Amanda Palmer Wants You For Her 'Theatre Is Evil' Tour, Will Pay in Beer and High-Fives

In this photo made available Friday, June 15, 2012, US singer and keyboard player Amanda Palmer performs on stage with her ne
In this photo made available Friday, June 15, 2012, US singer and keyboard player Amanda Palmer performs on stage with her new band Grand Theft Orchestra in Berlin, Germany, Thursday, June 14, 2012. During the world premiere in Berlin she presented her new band and a new album. (AP Photo/dapd, Adam Berry)

Amanda F***ing Palmer is the queen of crowd-sourcing. She raised an impressive $1.2 million over Kickstarter this year to pay for her newest album, "Theatre is Evil," recorded with her band Grand Theft Orchestra. And now, as many of you know, the cabaret darling is jumping back on the social media wagon to recruit musicians for the record's tour.

Palmer posted the request on her website last month, expressing to fans that she's looking for "professional-ish" horn and string players to join the Grand Theft Orchestra on stage during each night of her tour. But there's a catch. The vocalist and her thinly painted brows are not planning on paying the lovely volunteers -- at least not in cash money. No, Palmer is promising a combination of beer, hugs, high-fives, and merch, but not a bit of that $1.2 million from her coffers.

Unsurprisingly, the post has sparked a horde of responses, and very few have praised Palmer for her frugal sensibility and ballsy online attitude. The New York Times ran a blog post that summarized the negative feedback, referencing tweets like the one below that criticize Palmer for her free-labor attitude.

The angry sentiments of the Twittersphere were echoed by Raymond M. Hair Jr., president of the American Federation of Musicians, who told The Times: “If there’s a need for the musician to be on the stage, then there ought to be compensation for it. Playing is work and there’s a value associated with it, and that value ought to be respected."

“What’s so great about her show that I want to play for free?” he added.

Perhaps the most seething response came from the Internet's resident curmudgeon, Steve Albini. The famous recording engineer and alternative-rock musician apparently took offense to all of Palmer's crowd-sourcing efforts, posting the following words on his Electrical Audio board:

"I have no fundamental problem with either asking your fans to pay you to make your record or go on tour or play for free in your band or gather at a mud pit downstate and sell meth and blowjobs to each other...The reason I don't appeal to other people in this manner is that all those things can easily pay for themselves, and I value self-sufficiency and independence, even (or especially) from an audience."

We imagine the keyboard melted away as he typed his acidic response, but not before he could get his last jab in:

"If your position is that you aren't able to figure out how to do that, that you are forced by your ignorance into pleading for donations and charity work, you are then publicly admitting you are an idiot."

"Idiot" might be going a little too far, Albini. Sure, Palmer might be taking advantage of the loyalty her fans have so far demonstrated by soliciting free labor that she could otherwise afford. But it's not as if she's forcing them into servitude, whipping their musically talented bodies through a two-three hour set with only a "hug/high-five" to look forward to. She's offering them an opportunity to play with a highly-publicized artist and become part of a tour that people have been talking about since Palmer launched her project earlier this year.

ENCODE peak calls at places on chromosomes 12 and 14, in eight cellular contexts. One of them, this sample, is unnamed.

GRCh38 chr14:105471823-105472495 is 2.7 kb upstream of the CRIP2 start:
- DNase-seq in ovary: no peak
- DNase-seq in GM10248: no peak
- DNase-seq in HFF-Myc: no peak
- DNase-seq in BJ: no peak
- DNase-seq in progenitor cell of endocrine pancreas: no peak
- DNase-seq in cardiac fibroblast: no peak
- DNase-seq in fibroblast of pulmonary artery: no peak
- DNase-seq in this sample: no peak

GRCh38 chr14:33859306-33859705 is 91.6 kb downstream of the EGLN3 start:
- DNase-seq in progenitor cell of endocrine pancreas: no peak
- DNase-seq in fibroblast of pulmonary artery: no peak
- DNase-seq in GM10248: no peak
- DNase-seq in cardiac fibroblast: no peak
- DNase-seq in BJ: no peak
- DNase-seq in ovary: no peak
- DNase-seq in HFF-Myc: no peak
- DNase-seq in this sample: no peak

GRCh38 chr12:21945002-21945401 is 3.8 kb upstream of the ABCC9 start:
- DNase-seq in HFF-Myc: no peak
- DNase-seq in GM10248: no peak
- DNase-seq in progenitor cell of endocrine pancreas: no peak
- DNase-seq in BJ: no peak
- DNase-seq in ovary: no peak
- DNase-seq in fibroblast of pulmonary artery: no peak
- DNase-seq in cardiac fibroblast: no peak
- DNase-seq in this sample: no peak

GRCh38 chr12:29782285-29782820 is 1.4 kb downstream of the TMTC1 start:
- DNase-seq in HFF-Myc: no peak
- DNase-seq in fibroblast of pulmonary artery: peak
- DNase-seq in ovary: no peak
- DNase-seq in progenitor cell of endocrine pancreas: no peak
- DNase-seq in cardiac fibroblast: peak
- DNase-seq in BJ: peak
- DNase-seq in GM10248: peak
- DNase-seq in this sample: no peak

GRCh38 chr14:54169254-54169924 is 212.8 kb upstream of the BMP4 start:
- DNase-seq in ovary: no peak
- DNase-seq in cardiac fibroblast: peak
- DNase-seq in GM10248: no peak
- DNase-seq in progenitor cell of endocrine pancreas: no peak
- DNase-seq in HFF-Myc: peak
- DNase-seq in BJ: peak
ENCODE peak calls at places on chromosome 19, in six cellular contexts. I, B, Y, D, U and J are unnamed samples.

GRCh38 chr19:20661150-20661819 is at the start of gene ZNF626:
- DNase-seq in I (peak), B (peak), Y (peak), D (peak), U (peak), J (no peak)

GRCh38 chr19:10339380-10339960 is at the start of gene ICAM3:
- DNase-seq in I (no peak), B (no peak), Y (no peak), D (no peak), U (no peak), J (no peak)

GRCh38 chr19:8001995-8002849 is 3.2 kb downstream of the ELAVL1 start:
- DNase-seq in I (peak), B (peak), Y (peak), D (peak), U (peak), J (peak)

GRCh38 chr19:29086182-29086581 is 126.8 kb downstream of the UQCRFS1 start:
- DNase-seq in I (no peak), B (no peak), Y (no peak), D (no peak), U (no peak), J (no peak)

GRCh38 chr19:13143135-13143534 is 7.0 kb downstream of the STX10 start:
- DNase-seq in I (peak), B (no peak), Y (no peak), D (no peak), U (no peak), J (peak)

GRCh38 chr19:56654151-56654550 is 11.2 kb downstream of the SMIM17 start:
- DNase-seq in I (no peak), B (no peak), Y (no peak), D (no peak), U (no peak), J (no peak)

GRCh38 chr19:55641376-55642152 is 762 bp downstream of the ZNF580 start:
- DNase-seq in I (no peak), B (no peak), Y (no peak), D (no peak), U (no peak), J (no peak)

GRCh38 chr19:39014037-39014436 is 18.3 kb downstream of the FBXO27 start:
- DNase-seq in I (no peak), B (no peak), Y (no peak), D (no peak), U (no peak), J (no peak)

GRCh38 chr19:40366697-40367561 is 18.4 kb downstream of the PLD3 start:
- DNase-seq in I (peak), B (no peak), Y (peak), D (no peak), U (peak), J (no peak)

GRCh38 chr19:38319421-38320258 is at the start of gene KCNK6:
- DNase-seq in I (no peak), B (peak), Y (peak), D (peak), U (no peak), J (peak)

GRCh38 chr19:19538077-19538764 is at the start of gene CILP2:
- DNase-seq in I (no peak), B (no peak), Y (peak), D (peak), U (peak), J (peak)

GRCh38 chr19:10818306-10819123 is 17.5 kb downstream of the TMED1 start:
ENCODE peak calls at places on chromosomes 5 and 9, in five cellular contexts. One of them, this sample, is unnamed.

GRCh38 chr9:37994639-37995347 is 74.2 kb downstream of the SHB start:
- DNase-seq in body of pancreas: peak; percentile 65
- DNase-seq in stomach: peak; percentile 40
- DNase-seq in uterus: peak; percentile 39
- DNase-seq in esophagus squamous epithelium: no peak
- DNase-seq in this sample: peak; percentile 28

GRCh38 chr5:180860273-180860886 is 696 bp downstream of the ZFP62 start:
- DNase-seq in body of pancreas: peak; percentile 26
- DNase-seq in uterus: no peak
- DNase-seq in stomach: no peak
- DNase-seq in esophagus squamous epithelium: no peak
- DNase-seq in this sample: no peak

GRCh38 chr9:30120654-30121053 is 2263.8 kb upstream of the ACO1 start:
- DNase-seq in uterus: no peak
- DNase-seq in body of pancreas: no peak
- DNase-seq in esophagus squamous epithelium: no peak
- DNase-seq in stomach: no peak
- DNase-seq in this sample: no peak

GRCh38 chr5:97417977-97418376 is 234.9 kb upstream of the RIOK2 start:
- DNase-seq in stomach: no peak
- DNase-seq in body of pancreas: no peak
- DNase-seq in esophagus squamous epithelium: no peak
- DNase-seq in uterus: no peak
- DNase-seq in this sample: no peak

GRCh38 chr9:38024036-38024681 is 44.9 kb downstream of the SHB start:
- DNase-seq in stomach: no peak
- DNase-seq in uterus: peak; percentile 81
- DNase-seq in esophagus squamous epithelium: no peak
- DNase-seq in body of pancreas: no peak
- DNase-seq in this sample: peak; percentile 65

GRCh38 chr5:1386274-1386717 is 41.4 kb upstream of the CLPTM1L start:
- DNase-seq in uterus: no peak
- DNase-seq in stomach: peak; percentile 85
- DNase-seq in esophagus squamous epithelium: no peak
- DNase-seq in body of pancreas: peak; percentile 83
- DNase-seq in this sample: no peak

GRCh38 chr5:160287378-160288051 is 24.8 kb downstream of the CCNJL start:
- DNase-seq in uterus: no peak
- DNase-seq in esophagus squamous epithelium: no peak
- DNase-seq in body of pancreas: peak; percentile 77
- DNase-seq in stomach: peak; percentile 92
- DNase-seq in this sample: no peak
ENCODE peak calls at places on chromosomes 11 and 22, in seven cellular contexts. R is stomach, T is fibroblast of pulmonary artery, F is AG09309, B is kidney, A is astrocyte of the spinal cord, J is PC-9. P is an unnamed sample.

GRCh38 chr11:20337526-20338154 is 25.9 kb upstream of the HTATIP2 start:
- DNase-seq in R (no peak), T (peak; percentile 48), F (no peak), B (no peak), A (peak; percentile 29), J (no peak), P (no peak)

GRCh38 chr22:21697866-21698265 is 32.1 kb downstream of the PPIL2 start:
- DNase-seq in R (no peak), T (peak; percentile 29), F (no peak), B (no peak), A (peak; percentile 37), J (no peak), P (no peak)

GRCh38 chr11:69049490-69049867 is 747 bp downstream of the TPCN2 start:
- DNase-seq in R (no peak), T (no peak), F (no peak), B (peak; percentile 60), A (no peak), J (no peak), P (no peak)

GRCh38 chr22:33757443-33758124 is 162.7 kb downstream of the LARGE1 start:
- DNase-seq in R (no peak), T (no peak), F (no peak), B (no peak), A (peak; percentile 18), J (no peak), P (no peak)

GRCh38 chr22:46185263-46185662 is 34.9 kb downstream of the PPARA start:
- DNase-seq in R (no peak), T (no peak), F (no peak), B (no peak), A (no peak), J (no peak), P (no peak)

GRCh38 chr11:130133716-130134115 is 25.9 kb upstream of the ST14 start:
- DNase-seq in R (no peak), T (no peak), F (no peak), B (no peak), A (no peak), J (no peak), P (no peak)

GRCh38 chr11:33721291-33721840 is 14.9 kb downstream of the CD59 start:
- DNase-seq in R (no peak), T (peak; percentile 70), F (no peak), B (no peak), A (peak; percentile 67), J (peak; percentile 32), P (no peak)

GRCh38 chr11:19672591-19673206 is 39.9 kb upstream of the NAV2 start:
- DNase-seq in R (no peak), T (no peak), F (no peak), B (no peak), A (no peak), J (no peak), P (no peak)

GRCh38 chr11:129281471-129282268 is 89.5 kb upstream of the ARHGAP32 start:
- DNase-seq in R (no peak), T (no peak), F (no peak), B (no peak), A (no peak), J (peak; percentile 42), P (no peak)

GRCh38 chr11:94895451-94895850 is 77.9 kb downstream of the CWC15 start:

It's also technically a one-time offer. Palmer is asking musicians in the particular cities she will be playing to volunteer one night if they so choose. What she's not asking them to do is hop on the tour bus and play months of gigs for free. Members of indie bands everywhere would attest to the fact that making a cameo appearance at a friend's (or famous musician's) performance isn't really that odd. Just as the thought of being reimbursed in alcohol isn't such a foreign concept either.

And let's be honest. Most professional musicians -- at least those accustomed to being paid for a day's work -- will probably not volunteer their time. Palmer will most likely be greeted by die-hard fans willing to fake trombone skills in order to meet their Dresden Doll goddess or wide-eyed sixteen year olds who have never seen a stage that wasn't located in the forgotten wing of their high school.

It's ultimately Palmer's decision to make, though. It's her band and it's her money, and if she wants to risk the quality of music performed at her shows in pursuit of another wild crowd-sourcing endeavor, so be it. The question of whether Palmer's act will take away from the ability of professional artists to make a living is valid; however, it seems pretty unlikely that this would be the case. Most independent bands don't possess the capital to include brass or strings in the first place. Also, let's face it, Palmer's Kickstarter stint didn't inspire bands everywhere to abandon their lucrative labels and head to the greener grasses of self-promotion.

Palmer defended herself in her own words to The Times, stating: "If my fans are happy and my audience is happy and the musicians onstage are happy, where's the problem?"

We understand the outcry. She's a millionaire (sort of) and she's not paying her invited guests. But we're just not sure she, as an independent artist, deserves such vitriol from the Internet community.

It's a sour subject to say the least, so we'd love to hear what you think. Let us know if you agree with Albini or if you think Palmer has the right to do her thang in the comments section below.

Check out some of our favorite photos of the chanteuse here:

Amanda Palmer